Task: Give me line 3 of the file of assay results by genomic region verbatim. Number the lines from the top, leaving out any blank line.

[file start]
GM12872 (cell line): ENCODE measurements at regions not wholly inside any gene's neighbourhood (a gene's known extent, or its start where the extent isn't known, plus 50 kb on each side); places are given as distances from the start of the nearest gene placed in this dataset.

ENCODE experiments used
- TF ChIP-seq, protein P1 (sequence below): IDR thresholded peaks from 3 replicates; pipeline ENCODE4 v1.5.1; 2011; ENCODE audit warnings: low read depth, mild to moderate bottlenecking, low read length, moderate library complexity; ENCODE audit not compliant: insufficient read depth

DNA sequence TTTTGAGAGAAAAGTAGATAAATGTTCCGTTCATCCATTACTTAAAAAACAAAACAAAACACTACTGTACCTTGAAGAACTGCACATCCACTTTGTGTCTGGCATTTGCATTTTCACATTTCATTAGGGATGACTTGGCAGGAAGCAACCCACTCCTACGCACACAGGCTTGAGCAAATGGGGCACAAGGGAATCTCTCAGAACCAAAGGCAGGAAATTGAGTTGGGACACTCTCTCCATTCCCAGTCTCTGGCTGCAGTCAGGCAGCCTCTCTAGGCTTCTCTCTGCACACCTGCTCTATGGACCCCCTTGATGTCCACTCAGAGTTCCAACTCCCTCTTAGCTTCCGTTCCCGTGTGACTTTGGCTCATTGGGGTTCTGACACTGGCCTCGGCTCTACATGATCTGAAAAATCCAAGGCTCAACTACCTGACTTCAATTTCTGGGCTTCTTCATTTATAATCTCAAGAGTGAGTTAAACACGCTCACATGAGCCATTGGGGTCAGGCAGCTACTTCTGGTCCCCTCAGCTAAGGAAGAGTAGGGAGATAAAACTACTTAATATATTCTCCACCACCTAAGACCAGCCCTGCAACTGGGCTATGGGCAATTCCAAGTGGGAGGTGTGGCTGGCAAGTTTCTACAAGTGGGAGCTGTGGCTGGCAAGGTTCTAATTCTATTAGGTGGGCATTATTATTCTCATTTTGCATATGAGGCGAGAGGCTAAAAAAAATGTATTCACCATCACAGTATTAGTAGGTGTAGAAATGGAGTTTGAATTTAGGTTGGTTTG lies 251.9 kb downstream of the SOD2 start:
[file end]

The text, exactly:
- TF ChIP-seq, protein P1 (sequence below): IDR thresholded peaks from 3 replicates; pipeline ENCODE4 v1.5.1; 2011; ENCODE audit warnings: low read depth, mild to moderate bottlenecking, low read length, moderate library complexity; ENCODE audit not compliant: insufficient read depth